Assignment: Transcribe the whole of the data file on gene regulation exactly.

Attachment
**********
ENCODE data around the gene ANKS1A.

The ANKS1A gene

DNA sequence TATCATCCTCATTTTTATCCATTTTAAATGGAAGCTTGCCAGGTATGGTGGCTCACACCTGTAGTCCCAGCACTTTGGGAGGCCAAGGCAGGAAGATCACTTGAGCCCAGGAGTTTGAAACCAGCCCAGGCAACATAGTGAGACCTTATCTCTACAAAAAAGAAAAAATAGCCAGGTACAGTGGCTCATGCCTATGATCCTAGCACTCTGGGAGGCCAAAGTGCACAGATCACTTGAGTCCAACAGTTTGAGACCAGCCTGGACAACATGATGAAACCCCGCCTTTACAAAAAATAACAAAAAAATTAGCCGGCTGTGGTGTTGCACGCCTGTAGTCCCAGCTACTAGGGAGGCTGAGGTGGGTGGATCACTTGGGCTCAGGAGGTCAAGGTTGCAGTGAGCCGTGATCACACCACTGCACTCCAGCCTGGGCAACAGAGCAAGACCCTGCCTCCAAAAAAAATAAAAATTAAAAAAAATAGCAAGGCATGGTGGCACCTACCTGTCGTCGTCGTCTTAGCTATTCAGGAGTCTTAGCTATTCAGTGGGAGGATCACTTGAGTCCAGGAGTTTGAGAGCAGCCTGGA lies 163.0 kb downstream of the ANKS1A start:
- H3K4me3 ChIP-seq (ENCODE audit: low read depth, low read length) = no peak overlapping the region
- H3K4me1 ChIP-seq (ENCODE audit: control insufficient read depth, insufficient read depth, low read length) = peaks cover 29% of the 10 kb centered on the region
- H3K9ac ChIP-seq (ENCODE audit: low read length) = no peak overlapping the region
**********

ENCODE data around the gene ANKS1A.

The ANKS1A gene

DNA sequence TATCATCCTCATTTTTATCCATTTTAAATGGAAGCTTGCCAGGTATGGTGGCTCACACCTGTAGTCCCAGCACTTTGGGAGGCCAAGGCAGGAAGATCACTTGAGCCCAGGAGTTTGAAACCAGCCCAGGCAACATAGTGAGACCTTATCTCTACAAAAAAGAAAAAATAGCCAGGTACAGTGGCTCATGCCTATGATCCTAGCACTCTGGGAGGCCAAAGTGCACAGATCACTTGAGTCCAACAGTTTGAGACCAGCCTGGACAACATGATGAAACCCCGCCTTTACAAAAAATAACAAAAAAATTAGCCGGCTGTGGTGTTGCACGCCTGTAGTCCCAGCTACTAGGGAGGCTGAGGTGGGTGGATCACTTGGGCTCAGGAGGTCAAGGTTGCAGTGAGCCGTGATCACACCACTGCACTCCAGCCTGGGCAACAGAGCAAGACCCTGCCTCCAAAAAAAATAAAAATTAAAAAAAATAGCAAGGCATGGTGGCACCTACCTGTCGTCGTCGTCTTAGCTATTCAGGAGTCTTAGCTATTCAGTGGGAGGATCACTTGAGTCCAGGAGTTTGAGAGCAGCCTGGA lies 163.0 kb downstream of the ANKS1A start:
- H3K4me3 ChIP-seq (ENCODE audit: low read depth, low read length) = no peak overlapping the region
- H3K4me1 ChIP-seq (ENCODE audit: control insufficient read depth, insufficient read depth, low read length) = peaks cover 29% of the 10 kb centered on the region
- H3K9ac ChIP-seq (ENCODE audit: low read length) = no peak overlapping the region